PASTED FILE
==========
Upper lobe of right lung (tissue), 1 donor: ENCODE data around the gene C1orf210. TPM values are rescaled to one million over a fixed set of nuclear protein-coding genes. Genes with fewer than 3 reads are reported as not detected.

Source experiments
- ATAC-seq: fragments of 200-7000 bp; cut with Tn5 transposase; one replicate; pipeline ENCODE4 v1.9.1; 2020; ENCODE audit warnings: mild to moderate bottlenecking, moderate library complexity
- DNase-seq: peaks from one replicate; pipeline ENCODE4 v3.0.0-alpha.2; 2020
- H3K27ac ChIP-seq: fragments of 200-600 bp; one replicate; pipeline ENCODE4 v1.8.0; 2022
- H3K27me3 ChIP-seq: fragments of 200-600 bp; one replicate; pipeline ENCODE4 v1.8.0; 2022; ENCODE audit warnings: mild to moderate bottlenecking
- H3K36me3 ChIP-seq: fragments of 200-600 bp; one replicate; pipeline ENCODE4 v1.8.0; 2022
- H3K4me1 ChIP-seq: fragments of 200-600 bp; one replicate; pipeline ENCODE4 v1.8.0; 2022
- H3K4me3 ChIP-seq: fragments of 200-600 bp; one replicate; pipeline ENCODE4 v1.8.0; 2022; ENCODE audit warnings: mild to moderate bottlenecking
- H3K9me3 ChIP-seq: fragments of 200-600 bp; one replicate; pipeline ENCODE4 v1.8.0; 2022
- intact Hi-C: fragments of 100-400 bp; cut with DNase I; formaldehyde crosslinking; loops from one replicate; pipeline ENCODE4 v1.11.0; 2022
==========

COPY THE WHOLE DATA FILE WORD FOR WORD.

Upper lobe of right lung (tissue), 1 donor: ENCODE data around the gene C1orf210. TPM values are rescaled to one million over a fixed set of nuclear protein-coding genes. Genes with fewer than 3 reads are reported as not detected.

Source experiments
- ATAC-seq: fragments of 200-7000 bp; cut with Tn5 transposase; one replicate; pipeline ENCODE4 v1.9.1; 2020; ENCODE audit warnings: mild to moderate bottlenecking, moderate library complexity
- DNase-seq: peaks from one replicate; pipeline ENCODE4 v3.0.0-alpha.2; 2020
- H3K27ac ChIP-seq: fragments of 200-600 bp; one replicate; pipeline ENCODE4 v1.8.0; 2022
- H3K27me3 ChIP-seq: fragments of 200-600 bp; one replicate; pipeline ENCODE4 v1.8.0; 2022; ENCODE audit warnings: mild to moderate bottlenecking
- H3K36me3 ChIP-seq: fragments of 200-600 bp; one replicate; pipeline ENCODE4 v1.8.0; 2022
- H3K4me1 ChIP-seq: fragments of 200-600 bp; one replicate; pipeline ENCODE4 v1.8.0; 2022
- H3K4me3 ChIP-seq: fragments of 200-600 bp; one replicate; pipeline ENCODE4 v1.8.0; 2022; ENCODE audit warnings: mild to moderate bottlenecking
- H3K9me3 ChIP-seq: fragments of 200-600 bp; one replicate; pipeline ENCODE4 v1.8.0; 2022
- intact Hi-C: fragments of 100-400 bp; cut with DNase I; formaldehyde crosslinking; loops from one replicate; pipeline ENCODE4 v1.11.0; 2022